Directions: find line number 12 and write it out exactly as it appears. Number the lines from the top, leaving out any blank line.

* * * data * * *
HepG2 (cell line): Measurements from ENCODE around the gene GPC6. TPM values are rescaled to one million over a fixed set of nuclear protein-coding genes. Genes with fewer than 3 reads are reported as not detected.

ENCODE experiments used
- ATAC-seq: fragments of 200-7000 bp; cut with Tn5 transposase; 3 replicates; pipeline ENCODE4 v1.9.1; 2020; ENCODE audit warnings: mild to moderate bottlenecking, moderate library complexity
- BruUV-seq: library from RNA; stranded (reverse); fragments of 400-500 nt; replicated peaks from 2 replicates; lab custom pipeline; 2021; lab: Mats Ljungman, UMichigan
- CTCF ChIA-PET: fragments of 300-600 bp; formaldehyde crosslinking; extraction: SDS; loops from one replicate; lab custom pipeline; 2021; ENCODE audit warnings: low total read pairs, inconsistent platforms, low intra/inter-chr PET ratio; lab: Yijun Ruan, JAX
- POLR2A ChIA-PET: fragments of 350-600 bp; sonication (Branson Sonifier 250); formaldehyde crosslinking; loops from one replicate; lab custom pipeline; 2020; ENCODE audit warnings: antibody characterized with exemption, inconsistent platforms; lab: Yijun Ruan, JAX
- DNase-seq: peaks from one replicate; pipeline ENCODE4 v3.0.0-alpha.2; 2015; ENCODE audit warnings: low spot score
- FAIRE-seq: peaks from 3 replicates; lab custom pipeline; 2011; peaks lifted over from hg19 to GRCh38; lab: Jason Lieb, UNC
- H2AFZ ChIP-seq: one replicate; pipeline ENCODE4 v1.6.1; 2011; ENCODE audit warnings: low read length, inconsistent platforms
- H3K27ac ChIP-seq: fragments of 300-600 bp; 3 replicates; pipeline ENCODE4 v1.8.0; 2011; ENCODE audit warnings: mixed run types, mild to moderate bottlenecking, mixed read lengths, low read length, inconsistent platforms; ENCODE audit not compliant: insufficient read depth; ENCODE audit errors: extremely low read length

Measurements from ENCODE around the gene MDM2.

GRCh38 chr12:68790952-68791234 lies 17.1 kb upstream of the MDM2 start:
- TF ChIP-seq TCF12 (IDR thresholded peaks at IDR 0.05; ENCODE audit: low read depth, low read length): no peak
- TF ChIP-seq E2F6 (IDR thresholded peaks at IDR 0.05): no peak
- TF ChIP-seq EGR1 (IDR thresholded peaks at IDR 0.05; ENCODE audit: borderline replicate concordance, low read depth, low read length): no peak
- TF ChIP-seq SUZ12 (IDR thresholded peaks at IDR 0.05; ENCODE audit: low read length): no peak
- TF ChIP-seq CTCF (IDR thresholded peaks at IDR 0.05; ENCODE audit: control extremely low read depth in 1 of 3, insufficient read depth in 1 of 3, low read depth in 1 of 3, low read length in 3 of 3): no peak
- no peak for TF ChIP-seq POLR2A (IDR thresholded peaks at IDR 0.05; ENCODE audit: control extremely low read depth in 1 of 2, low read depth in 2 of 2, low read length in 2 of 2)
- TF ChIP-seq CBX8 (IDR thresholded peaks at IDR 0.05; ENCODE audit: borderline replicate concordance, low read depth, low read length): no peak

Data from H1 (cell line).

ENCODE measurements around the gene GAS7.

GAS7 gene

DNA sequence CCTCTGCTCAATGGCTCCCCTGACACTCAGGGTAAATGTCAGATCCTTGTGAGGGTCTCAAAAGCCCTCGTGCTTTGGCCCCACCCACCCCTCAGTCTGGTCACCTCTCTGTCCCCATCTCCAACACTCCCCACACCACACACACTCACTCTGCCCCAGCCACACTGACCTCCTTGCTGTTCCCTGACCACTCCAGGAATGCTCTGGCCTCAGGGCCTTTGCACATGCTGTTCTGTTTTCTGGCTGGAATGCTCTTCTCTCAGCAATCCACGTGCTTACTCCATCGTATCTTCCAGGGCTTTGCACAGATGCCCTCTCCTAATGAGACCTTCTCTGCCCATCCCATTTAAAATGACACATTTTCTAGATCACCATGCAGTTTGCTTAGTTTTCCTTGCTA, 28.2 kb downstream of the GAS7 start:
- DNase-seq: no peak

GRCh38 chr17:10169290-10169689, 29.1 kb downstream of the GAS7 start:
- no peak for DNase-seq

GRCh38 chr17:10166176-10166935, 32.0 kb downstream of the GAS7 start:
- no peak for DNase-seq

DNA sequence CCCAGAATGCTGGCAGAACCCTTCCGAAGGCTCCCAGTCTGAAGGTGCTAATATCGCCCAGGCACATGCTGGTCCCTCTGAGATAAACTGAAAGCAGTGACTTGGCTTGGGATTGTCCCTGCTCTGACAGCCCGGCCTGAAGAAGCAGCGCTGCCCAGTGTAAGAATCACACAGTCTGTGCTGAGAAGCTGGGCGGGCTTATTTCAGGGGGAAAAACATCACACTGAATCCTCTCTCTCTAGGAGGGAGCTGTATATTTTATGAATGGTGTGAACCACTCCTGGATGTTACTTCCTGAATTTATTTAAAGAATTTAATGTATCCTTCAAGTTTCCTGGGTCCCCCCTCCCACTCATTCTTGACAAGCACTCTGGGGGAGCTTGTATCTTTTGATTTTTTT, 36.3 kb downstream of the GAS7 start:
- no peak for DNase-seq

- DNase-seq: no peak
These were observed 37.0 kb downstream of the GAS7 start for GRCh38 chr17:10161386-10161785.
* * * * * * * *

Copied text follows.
GRCh38 chr12:68790952-68791234 lies 17.1 kb upstream of the MDM2 start: